[Comment; it was always noted that those giving the majority verdict in the Court of Appeal appeared not to address the service issue; the argument that because the insurer was paying, it was enough to merely ensure that they had notice of proceedings, seemed to ignore the removal of a fundamental right of the tortfeasor to defend themselves from such allegation. The argument put forward on behalf of Miss Cameron that seemed to be adopted by the Court of Appeal – that a person who had deliberately fled from the scene of the accident had forfeited the right by such (criminal) wrongdoing – was fundamentally flawed. The Claimant’s assertion that the tortfeasor had deliberately fled was itself an assertion that the alleged tortfeasor should have the right to defend themselves against. The Claimant who asserted “the driver was at fault” would have to prove the same having given notice to the driver to enable them to defend themselves if they wished. For the Claimant who asserted “the driver was at fault and then the driver fled the scene” to effectively be allowed, without giving the alleged tortfeasor a chance to respond to either allegation, to proceed was evidently flawed.]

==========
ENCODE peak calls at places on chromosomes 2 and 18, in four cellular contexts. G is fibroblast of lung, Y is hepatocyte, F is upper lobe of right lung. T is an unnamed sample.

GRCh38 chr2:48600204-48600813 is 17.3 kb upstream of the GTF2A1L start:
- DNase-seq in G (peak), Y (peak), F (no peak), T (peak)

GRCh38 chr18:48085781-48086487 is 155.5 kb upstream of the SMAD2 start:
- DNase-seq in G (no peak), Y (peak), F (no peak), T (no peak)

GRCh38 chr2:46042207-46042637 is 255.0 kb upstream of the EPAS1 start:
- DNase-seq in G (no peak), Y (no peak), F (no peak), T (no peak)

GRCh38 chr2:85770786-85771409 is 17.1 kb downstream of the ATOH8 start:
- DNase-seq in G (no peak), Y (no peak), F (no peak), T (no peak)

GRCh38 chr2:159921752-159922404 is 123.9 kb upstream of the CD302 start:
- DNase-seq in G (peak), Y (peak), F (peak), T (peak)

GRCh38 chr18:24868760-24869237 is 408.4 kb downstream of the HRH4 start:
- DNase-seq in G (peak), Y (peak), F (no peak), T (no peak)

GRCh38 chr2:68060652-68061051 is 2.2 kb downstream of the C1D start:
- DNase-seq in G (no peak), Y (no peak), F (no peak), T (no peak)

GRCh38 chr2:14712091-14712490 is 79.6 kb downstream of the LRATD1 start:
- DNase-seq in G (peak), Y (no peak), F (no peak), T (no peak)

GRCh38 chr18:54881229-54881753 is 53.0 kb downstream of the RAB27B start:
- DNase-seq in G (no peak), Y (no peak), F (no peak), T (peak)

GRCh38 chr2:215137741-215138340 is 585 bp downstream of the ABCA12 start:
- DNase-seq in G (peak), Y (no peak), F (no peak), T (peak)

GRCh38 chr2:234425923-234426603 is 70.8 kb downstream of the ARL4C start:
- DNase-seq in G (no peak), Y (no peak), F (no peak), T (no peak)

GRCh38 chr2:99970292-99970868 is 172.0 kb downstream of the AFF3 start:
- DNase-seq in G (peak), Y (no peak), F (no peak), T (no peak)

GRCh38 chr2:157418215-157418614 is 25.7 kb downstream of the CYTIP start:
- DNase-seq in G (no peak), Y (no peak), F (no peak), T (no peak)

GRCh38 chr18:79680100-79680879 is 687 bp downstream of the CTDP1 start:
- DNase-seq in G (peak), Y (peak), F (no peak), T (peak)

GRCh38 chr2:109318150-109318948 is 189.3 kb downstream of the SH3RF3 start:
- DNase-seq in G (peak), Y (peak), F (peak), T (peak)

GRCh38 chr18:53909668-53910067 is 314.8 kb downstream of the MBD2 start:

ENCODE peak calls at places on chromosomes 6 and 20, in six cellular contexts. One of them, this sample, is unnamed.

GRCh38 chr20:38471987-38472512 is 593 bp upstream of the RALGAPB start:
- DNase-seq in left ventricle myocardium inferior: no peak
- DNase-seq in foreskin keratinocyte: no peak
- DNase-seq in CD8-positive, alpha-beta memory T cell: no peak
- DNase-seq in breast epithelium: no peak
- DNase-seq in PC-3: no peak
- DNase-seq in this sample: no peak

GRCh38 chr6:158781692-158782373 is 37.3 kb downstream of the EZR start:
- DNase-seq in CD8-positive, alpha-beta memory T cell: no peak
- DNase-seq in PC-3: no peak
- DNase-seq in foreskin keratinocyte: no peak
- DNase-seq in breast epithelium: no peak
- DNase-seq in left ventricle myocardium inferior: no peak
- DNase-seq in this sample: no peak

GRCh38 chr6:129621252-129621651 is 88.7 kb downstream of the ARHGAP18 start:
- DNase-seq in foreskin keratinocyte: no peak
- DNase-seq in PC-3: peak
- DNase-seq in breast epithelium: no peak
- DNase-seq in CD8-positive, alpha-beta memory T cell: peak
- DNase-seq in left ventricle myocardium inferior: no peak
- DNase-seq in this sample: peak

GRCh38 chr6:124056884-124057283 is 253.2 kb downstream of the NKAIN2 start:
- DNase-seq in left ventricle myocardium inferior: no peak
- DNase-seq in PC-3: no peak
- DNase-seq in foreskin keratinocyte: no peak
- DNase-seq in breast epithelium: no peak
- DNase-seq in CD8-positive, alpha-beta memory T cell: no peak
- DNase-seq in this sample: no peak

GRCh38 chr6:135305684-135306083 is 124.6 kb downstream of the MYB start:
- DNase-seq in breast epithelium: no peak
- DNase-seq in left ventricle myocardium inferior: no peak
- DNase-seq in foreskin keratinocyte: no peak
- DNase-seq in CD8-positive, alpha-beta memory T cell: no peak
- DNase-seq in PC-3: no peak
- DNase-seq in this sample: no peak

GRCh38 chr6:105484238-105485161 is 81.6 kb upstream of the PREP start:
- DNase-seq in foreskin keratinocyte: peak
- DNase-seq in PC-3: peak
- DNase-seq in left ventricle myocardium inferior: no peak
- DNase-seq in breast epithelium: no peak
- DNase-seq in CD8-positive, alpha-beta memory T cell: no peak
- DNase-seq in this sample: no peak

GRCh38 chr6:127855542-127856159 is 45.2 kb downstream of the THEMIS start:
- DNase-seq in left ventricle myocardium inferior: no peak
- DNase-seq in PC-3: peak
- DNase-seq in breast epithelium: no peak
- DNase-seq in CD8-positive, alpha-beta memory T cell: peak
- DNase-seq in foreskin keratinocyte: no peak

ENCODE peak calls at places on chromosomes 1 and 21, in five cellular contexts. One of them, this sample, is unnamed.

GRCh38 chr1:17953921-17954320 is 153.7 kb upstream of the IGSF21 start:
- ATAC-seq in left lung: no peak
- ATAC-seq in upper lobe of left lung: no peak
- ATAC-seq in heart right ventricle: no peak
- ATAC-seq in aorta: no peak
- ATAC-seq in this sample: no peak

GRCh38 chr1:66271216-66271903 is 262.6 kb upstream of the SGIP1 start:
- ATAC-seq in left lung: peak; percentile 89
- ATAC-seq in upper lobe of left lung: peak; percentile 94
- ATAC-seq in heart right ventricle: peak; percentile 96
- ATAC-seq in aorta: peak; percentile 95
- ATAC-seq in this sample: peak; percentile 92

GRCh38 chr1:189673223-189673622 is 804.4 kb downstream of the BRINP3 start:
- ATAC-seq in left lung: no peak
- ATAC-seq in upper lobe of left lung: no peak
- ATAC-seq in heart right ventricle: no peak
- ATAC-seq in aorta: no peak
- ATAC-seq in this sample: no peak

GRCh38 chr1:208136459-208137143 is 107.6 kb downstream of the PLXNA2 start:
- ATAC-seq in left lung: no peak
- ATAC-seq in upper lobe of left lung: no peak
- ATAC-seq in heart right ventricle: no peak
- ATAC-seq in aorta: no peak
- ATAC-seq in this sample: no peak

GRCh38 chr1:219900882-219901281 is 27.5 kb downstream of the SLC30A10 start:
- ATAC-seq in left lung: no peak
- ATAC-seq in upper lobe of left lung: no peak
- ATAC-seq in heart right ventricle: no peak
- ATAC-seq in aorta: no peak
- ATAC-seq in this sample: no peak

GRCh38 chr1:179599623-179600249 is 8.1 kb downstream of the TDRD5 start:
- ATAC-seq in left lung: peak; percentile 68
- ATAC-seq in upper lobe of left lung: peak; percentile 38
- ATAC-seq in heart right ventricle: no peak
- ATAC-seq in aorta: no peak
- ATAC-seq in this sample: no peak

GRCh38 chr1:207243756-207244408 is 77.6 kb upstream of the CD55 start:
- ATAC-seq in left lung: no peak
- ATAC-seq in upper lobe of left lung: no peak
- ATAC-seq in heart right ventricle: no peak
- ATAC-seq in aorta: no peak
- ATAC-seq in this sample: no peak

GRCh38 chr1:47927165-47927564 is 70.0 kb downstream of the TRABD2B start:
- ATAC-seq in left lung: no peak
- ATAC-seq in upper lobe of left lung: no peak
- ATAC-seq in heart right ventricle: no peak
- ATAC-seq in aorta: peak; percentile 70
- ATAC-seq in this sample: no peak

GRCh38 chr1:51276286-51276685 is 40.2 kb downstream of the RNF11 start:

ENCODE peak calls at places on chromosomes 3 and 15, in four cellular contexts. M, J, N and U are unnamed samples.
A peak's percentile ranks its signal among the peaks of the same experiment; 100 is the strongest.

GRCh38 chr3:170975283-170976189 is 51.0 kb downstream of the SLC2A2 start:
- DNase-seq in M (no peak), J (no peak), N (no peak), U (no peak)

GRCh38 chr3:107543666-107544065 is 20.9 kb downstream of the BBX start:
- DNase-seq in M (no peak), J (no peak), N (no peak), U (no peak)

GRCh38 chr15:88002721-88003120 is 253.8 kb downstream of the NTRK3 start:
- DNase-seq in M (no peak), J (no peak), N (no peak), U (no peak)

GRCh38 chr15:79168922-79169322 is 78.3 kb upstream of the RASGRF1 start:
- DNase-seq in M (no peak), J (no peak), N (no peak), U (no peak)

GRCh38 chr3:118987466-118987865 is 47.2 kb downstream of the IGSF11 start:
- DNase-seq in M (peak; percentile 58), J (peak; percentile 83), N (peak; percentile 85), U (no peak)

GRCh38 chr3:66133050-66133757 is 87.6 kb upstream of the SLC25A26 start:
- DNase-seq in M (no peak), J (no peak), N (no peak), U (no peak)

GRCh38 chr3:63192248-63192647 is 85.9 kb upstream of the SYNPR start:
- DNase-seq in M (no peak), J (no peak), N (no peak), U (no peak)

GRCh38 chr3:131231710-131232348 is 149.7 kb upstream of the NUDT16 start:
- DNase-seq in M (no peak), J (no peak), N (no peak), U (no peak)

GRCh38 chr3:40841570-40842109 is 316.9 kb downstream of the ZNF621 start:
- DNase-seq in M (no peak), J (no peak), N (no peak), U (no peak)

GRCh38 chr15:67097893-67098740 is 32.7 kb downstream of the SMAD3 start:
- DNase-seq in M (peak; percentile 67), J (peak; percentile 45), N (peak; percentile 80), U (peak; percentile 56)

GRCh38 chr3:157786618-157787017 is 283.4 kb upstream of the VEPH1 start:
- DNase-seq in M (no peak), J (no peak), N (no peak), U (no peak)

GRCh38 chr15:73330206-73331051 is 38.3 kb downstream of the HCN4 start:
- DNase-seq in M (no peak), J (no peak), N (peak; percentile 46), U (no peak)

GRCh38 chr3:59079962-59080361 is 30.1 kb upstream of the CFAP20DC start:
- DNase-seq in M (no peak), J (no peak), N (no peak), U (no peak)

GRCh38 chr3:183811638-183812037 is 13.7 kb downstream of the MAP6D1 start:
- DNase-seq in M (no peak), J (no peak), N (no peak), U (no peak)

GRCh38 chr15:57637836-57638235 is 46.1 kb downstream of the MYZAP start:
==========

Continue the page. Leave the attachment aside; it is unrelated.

Lord Sumption, in giving the unanimous judgment of the Court, made clear that proceedings against such a person (in category (2)) offended the fundamental principle of justice that a person cannot be made subject to the jurisdiction of the court without having such notice of the proceedings as will enable a fair hearing. While CPR r.6.15 permits alternative service, the mode of service should be such as can reasonably be expected to bring the proceedings to the defendant’s attention.
In applying these principles to the present appeal, alternative service against an unidentifiable person referred to in the proceedings only by a pseudonym or description could not be justified. In particular, ordinary service on the insurer would not constitute service on the driver, and alternative service could not be expected to reach the driver. Nor would it be appropriate to dispense with service under CPR r.6.16 in a case where it could not be shown that the defendant knew of the proceedings.
[Comment; this is powerful dicta to be considered when the Court is considering applications for alternative service; the much-used argument that service on an insurance company should be allowed for alternative service where the alleged tortfeasor cannot be found because it is the insurance company which bears all the financial risk may be considerably weakened]